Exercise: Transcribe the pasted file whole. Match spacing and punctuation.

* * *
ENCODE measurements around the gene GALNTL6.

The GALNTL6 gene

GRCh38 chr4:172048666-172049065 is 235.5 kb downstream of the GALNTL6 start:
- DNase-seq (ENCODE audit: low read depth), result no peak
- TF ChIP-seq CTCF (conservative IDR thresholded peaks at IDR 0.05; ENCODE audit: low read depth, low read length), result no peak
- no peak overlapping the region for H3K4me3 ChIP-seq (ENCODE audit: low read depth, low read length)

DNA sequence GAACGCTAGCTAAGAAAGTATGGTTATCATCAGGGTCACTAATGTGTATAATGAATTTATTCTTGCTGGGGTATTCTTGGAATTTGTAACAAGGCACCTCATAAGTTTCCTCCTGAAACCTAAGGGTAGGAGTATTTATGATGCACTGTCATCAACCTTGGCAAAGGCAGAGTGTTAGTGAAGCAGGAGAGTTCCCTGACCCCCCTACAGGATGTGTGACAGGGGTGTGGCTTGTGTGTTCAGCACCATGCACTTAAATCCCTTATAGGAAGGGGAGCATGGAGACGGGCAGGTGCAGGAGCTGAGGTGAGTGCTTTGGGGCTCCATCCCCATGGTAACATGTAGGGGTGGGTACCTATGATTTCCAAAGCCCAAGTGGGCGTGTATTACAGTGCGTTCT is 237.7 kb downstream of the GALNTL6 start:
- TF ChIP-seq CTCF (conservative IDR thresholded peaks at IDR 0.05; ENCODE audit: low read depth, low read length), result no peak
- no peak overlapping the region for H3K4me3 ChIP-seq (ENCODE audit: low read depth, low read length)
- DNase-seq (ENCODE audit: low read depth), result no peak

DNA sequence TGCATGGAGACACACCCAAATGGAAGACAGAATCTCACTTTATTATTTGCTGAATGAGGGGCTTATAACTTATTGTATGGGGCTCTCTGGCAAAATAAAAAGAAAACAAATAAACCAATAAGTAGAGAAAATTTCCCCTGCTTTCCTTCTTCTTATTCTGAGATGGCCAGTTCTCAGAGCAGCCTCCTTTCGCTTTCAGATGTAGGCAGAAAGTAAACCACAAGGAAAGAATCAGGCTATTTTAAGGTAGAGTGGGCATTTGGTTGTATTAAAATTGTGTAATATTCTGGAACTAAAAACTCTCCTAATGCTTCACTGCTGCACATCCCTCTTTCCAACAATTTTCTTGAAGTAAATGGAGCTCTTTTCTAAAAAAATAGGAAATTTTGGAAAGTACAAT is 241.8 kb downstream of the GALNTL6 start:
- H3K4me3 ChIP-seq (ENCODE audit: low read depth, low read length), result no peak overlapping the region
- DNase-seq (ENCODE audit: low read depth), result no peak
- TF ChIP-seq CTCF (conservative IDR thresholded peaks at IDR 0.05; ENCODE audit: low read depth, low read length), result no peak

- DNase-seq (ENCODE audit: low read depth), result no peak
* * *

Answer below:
ENCODE measurements around the gene GALNTL6.

The GALNTL6 gene

GRCh38 chr4:172048666-172049065 is 235.5 kb downstream of the GALNTL6 start:
- DNase-seq (ENCODE audit: low read depth), result no peak
- TF ChIP-seq CTCF (conservative IDR thresholded peaks at IDR 0.05; ENCODE audit: low read depth, low read length), result no peak
- no peak overlapping the region for H3K4me3 ChIP-seq (ENCODE audit: low read depth, low read length)

DNA sequence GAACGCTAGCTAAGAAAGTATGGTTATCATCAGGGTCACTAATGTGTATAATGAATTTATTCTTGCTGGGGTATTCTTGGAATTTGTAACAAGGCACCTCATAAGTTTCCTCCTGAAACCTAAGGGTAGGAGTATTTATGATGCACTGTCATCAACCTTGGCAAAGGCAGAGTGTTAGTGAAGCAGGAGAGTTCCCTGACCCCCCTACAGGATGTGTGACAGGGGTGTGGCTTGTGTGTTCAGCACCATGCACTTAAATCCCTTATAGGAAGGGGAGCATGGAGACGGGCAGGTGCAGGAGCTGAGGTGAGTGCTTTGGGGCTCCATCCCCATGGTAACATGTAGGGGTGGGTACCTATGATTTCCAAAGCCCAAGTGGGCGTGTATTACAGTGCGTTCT is 237.7 kb downstream of the GALNTL6 start:
- TF ChIP-seq CTCF (conservative IDR thresholded peaks at IDR 0.05; ENCODE audit: low read depth, low read length), result no peak
- no peak overlapping the region for H3K4me3 ChIP-seq (ENCODE audit: low read depth, low read length)
- DNase-seq (ENCODE audit: low read depth), result no peak

DNA sequence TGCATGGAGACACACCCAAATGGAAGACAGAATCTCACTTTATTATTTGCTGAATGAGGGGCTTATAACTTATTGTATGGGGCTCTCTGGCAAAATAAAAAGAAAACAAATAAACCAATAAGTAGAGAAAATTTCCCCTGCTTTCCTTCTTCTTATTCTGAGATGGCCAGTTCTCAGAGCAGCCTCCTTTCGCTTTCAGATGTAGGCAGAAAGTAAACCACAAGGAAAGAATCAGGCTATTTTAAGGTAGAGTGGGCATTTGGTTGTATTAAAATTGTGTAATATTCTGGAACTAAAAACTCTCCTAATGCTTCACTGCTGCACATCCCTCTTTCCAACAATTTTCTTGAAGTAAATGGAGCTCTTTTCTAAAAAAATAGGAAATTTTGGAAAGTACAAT is 241.8 kb downstream of the GALNTL6 start:
- H3K4me3 ChIP-seq (ENCODE audit: low read depth, low read length), result no peak overlapping the region
- DNase-seq (ENCODE audit: low read depth), result no peak
- TF ChIP-seq CTCF (conservative IDR thresholded peaks at IDR 0.05; ENCODE audit: low read depth, low read length), result no peak

- DNase-seq (ENCODE audit: low read depth), result no peak